At least 12 men — all of whom came to the hospital voluntarily, and came from white, middle-class backgrounds — underwent the “treatment,” including a Roman Catholic priest, a political studies professor, an 18-year-old clerk-typist, school teachers, and actors. Their reasons for seeking out “treatment” at the hospital were varied, but could include dissatisfaction with previous romantic or sexual relationships, marital troubles, worries about having and caring for children, or even fear of personal and sexual immaturity.

After a standardized screening process, the men would be taken into what Ens describes as a “big, taupe-coloured room with dark green drapes and a large couch.” The men would then lay down and be given “truly heroic doses” of either LSD or mescaline and trip for the next eight to twelve hours. Hospital staff would remain in the room for most of the time while records played in the background, pictures of family members were shown, and patients were urged to look into mirrors to “encourage them to reflect on themselves and their life experiences,” says Ens. After the “treatment,” the men were encouraged to stay the night at the hospital and write detailed reports of their experiences. 

To grasp the rationale behind using psychedelics in conversion therapy, at least at Hollwood Hospital, Ens says it’s important to understand the popularity of Freudian psychoanalysis in mainstream culture at the time. “LSD was understood as a form of sort of rapid psychoanalysis,” says Ens, where people could sometimes achieve the therapeutic results they were looking for through one or two psychedelic doses compared to years of traditional treatment. 

While Ens says follow-up information on the 12 men was scarce, three of them claimed “success” in later correspondence with the hospital. “Few homosexuals in our group have attained a satisfactory heterosexual adjustment, yet many have derived marked benefit in terms of insight, acceptance of role, reduction of guilt and associated psychosexual liabilities,” Ens quotes a hospital report in her thesis.

Broader Uses of Psychedelics in Conversion Therapy

The links between psychedelics and conversion therapy don’t end at Hollywood Hospital. For example, Timothy Leary, the LSD maven, said in a 1966 Playboy interview that “LSD is a specific cure for homosexuality” (although he later changed his position). The late Richard Alpert (also known as Ram Dass), another figure at the forefront of popular conceptions around psychedelics, published a study in 1969 in The Journal of Sex Research where he attempts to extinguish a bisexual man’s attraction to other men using LSD.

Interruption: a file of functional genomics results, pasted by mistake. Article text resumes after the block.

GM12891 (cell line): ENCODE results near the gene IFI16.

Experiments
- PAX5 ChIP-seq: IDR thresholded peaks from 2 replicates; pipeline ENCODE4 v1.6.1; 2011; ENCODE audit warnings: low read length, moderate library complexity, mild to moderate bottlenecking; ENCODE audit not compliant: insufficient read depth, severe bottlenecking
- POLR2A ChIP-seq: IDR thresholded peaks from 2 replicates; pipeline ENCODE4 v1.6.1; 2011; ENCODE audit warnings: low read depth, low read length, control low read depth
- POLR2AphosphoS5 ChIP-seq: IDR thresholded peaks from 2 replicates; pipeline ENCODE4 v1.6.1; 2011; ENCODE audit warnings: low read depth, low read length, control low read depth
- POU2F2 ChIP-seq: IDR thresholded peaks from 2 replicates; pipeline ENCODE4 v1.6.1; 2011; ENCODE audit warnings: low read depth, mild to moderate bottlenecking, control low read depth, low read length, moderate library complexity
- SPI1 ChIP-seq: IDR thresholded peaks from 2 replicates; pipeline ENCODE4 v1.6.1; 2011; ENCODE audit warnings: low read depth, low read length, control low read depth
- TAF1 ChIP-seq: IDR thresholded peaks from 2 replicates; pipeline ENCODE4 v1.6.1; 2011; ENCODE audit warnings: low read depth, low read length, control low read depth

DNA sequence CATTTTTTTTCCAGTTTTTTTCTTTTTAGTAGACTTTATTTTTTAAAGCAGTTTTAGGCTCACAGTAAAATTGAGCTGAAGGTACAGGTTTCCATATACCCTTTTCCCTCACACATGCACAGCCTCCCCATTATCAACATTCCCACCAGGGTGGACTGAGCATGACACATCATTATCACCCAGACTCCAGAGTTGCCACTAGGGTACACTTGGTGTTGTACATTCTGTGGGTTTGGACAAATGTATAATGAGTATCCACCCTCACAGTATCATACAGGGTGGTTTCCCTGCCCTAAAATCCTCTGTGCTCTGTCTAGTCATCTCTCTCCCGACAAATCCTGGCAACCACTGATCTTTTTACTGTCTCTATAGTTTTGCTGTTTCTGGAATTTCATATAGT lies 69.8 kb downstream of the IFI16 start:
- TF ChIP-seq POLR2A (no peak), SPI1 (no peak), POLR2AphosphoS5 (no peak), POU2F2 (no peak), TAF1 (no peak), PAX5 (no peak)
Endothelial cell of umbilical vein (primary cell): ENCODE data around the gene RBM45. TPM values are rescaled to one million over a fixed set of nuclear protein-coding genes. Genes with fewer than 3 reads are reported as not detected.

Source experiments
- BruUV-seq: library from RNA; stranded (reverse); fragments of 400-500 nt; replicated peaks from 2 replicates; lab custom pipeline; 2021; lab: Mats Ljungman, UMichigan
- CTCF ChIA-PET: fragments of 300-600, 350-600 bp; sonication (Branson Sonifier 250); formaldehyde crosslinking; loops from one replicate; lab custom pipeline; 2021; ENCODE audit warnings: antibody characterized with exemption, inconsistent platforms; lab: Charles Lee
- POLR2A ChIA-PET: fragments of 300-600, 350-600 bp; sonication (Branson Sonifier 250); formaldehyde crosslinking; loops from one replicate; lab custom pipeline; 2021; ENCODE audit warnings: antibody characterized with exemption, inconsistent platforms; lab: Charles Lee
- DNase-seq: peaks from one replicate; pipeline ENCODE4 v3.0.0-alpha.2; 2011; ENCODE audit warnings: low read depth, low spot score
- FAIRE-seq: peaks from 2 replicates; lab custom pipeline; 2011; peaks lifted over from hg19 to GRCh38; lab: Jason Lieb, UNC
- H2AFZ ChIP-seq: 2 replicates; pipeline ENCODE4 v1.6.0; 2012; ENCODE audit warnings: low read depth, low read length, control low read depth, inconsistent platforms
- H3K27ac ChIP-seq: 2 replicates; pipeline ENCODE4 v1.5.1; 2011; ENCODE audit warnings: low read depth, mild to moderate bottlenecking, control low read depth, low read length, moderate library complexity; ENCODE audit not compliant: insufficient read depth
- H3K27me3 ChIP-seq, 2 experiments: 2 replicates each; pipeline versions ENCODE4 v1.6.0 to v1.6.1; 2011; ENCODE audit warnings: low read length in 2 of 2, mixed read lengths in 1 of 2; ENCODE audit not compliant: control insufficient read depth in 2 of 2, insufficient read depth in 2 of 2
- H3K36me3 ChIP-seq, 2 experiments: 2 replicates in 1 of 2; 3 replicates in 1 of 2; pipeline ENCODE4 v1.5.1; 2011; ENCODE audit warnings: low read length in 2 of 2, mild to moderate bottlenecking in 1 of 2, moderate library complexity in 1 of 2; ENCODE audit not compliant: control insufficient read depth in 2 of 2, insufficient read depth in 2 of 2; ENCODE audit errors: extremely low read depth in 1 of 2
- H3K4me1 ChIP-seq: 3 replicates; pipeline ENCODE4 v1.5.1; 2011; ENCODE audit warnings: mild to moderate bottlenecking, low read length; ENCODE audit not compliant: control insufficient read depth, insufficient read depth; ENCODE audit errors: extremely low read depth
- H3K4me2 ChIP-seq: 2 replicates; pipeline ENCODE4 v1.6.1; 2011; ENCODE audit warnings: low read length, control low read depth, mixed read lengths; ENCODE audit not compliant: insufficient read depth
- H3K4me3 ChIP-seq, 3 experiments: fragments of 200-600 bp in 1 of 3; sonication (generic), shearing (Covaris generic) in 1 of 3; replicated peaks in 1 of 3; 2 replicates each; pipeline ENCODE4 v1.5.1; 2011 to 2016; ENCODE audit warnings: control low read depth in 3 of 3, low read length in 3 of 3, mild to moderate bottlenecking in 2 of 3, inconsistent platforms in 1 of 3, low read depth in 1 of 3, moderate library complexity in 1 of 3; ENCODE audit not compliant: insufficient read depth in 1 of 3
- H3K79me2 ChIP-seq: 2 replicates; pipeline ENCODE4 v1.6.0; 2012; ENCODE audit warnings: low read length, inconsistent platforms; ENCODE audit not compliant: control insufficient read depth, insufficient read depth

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In an article for Chacruna, Dr. Clancy Cavnar outlines how others in the 1960s also focused on using psychedelics in conversion therapy. A 1962 study that dosed twelve gay men with LSD, pairing the sessions with psychotherapy, claimed to turn seven of the men straight. In a 1967 research review, P. G. Stafford and B. H. Golightly claimed “the insights which some homosexuals have had from LSD therapy have enabled them to marry happily, adjust to an existing marriage, or decide that they are essentially homosexual and want to stay that way.” The two recommended that LSD be used in the treatment of “transvestism, fetishism, and sadomasochism” as well.

The links between psychedelics and conversion therapy were also a topic of discussion at a panel on equity, diversity and access in psychedelic medicine at the 2020 Interdisciplinary Conference on Psychedelic Research. Yale psychologist Alex Belser highlighted the need to examine and acknowledge the history of psychedelics in conversion therapy, which “is still continuing today in some less overt but still implicit ways.”

Pathways to Criminalization and the Need for ‘Queering Psychedelics’

Recent years have seen multiple levels of government in Canada move toward banning and criminalizing conversion therapy. The federal government introduced legislation to ban conversion therapy back in March, but the bill was stalled due to the COVID-19 pandemic. That bill was reintroduced at the start of October and looks to add five amendments to the Criminal Code, including offences such as causing a minor to undergo conversion therapy, causing any person to undergo the therapy against their will, and profiting off the practice.

Several provinces already have some laws in place to restrict conversion therapy. CBC News reports that Ontario has made the practice illegal for minors by initiating an outright ban, while Manitoba has outlawed health professionals from offering conversion therapy, and Nova Scotia has made it illegal for health professionals to provide conversion therapy for minors. Meanwhile, Vancouver, Calgary, and St. Alberta, Alta., all have complete bans in place. 

Gajdics says he will keep speaking out and sharing his experience in conversion therapy to continue to raise awareness about the practice, and to push for bans at all levels of government. “I wouldn’t doubt that (today) there could be some person struggling with their sexuality or gender identity who could fall into the hands of somebody using one of these drugs, and that’s all it takes, it’s a perfect storm,” says Gajdics. “You get the person who’s struggling, you get the practitioner who’s homophobic, and you’re off to the races.” 

For Ens, the history of the use of substances like LSD, ketamine, and mescaline in conversion therapy highlights the urgent need for “queering psychedelics.”

“We predominantly associate psychedelic use with the straight white man, college-age, from a position of economic and social privilege,” says Ens. “Widening the scope of psychedelic research applications, for example, encourages us to rethink who uses psychedelics and for what purpose? How might psychedelics inform not only positions of power in social relationships, but how might psychedelics be transformative in peoples’ understandings of themselves and their identities?”